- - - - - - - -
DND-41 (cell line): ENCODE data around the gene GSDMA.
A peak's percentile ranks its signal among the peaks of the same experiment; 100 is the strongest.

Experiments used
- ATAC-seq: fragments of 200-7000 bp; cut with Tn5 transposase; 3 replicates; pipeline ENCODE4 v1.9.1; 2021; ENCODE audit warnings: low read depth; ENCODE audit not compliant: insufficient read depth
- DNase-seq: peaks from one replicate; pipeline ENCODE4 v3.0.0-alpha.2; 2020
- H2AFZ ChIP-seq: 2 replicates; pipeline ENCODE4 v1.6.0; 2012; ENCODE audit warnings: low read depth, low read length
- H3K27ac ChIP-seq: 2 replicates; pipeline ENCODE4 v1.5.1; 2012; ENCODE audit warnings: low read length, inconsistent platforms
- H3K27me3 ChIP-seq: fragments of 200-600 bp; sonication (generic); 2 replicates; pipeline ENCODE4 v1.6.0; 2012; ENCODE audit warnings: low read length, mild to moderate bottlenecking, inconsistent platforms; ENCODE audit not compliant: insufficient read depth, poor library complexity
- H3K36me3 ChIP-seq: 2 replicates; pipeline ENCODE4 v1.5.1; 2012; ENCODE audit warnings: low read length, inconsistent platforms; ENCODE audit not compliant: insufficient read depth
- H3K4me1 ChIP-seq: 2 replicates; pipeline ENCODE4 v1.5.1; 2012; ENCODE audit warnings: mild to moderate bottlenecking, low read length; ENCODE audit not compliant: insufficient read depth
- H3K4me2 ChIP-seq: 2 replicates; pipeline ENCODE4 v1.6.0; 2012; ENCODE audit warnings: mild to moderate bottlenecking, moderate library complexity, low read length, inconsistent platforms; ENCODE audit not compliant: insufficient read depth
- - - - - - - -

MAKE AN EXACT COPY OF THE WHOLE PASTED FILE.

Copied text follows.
DND-41 (cell line): ENCODE data around the gene GSDMA.
A peak's percentile ranks its signal among the peaks of the same experiment; 100 is the strongest.

Experiments used
- ATAC-seq: fragments of 200-7000 bp; cut with Tn5 transposase; 3 replicates; pipeline ENCODE4 v1.9.1; 2021; ENCODE audit warnings: low read depth; ENCODE audit not compliant: insufficient read depth
- DNase-seq: peaks from one replicate; pipeline ENCODE4 v3.0.0-alpha.2; 2020
- H2AFZ ChIP-seq: 2 replicates; pipeline ENCODE4 v1.6.0; 2012; ENCODE audit warnings: low read depth, low read length
- H3K27ac ChIP-seq: 2 replicates; pipeline ENCODE4 v1.5.1; 2012; ENCODE audit warnings: low read length, inconsistent platforms
- H3K27me3 ChIP-seq: fragments of 200-600 bp; sonication (generic); 2 replicates; pipeline ENCODE4 v1.6.0; 2012; ENCODE audit warnings: low read length, mild to moderate bottlenecking, inconsistent platforms; ENCODE audit not compliant: insufficient read depth, poor library complexity
- H3K36me3 ChIP-seq: 2 replicates; pipeline ENCODE4 v1.5.1; 2012; ENCODE audit warnings: low read length, inconsistent platforms; ENCODE audit not compliant: insufficient read depth
- H3K4me1 ChIP-seq: 2 replicates; pipeline ENCODE4 v1.5.1; 2012; ENCODE audit warnings: mild to moderate bottlenecking, low read length; ENCODE audit not compliant: insufficient read depth
- H3K4me2 ChIP-seq: 2 replicates; pipeline ENCODE4 v1.6.0; 2012; ENCODE audit warnings: mild to moderate bottlenecking, moderate library complexity, low read length, inconsistent platforms; ENCODE audit not compliant: insufficient read depth